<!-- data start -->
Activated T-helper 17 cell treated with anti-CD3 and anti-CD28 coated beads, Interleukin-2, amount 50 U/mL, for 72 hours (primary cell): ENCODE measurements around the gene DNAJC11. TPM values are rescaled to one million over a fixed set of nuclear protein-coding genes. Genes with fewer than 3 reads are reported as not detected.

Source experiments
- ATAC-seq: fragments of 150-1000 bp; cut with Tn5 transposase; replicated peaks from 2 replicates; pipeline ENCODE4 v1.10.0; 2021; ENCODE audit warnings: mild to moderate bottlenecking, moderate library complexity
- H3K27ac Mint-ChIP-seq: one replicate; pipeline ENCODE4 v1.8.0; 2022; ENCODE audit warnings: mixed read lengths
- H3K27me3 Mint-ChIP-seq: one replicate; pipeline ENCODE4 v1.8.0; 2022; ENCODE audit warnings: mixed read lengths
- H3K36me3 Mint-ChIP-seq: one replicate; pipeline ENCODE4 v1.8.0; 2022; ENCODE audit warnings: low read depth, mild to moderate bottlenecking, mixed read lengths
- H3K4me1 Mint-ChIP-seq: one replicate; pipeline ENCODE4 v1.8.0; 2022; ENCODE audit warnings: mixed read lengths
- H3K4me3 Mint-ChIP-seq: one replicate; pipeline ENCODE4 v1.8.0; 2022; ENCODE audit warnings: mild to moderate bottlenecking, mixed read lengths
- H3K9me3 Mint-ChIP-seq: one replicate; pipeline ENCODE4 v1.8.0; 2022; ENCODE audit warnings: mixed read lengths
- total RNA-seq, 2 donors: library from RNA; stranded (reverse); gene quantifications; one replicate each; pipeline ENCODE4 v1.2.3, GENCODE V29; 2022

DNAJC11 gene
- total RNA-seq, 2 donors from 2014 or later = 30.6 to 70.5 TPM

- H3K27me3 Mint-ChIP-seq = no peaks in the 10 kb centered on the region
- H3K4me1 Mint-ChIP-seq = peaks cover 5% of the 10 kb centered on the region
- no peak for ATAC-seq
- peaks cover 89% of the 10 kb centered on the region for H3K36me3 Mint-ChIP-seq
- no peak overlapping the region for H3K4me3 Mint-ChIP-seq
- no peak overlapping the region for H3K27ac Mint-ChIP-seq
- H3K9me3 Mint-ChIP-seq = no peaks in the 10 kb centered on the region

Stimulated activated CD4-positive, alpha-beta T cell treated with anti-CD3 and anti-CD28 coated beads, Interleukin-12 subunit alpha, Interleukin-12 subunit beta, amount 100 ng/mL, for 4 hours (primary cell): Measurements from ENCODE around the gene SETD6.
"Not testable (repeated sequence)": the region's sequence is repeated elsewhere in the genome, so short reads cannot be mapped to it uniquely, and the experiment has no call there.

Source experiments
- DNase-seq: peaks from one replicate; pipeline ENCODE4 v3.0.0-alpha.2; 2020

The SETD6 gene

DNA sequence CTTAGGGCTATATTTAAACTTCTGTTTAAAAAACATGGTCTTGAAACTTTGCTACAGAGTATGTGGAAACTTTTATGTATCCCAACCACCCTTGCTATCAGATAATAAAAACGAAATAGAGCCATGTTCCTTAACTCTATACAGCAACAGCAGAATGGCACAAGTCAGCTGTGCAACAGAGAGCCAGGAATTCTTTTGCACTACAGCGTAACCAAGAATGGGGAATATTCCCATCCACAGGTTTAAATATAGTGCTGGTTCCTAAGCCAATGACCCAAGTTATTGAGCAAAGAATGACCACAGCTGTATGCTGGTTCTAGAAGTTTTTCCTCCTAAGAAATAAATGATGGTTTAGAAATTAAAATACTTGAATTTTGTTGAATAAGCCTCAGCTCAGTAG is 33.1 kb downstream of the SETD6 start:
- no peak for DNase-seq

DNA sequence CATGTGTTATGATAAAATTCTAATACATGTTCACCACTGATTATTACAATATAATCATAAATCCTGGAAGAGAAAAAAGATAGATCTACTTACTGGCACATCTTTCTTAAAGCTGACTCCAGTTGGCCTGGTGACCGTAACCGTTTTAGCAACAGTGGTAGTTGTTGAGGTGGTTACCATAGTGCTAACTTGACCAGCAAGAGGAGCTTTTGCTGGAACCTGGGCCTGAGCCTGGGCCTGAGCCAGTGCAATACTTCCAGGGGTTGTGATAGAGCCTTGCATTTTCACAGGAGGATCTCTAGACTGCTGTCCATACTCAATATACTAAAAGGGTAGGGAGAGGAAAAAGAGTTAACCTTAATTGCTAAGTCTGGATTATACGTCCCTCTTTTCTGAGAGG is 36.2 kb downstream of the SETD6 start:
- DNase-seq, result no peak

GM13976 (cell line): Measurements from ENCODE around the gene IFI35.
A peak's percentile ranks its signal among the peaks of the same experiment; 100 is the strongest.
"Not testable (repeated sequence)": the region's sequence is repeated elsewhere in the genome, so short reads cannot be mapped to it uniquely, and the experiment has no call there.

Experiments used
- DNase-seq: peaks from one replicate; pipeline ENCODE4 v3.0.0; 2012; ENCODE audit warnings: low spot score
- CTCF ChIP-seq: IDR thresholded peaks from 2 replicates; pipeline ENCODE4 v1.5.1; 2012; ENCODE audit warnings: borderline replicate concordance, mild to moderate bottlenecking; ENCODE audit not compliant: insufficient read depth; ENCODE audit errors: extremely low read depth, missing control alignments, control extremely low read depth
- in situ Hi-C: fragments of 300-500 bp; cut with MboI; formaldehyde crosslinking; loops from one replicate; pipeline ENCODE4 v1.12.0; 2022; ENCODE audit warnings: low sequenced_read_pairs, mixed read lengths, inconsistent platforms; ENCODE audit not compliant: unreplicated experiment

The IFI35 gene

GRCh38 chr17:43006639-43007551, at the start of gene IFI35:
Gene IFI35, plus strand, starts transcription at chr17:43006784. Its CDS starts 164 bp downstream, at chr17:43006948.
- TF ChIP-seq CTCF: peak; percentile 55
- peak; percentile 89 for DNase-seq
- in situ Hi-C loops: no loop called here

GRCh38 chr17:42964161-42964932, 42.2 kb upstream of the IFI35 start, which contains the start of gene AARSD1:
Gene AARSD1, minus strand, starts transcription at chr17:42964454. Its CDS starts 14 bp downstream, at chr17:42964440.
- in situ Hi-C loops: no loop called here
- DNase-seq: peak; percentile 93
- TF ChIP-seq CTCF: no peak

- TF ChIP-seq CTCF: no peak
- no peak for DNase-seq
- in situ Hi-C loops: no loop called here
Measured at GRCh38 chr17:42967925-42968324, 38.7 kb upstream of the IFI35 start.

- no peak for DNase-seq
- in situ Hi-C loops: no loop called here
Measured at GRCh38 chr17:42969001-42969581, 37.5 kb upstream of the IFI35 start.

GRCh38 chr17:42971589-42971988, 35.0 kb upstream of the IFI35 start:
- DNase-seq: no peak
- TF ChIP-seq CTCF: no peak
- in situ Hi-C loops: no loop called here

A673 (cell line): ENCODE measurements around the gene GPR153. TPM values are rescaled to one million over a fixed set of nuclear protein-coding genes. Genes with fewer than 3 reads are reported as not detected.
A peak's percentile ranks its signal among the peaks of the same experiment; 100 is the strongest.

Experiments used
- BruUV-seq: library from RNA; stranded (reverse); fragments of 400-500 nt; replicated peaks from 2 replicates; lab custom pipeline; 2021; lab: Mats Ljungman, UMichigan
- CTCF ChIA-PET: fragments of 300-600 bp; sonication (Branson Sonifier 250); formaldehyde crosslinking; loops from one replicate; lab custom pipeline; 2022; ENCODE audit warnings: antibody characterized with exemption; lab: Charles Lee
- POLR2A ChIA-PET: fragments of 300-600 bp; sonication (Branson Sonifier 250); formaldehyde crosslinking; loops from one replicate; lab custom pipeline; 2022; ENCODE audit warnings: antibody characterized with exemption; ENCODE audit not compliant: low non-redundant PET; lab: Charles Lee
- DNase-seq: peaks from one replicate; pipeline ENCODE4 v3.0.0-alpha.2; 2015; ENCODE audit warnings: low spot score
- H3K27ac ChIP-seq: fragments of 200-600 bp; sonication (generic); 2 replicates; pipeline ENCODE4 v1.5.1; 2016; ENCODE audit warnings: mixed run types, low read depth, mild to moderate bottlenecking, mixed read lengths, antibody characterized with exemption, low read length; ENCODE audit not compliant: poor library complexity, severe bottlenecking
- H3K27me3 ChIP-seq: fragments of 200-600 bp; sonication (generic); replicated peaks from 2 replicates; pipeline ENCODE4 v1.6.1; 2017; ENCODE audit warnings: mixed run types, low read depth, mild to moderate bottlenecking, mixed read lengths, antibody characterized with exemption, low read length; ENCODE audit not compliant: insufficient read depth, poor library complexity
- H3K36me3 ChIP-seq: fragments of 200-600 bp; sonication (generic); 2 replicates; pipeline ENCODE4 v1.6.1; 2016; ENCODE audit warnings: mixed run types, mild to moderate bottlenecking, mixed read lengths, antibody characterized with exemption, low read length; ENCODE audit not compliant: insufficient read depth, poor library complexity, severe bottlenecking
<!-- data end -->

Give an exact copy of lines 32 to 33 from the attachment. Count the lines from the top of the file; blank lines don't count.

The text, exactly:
Experiments used
- DNase-seq: peaks from one replicate; pipeline ENCODE4 v3.0.0; 2012; ENCODE audit warnings: low spot score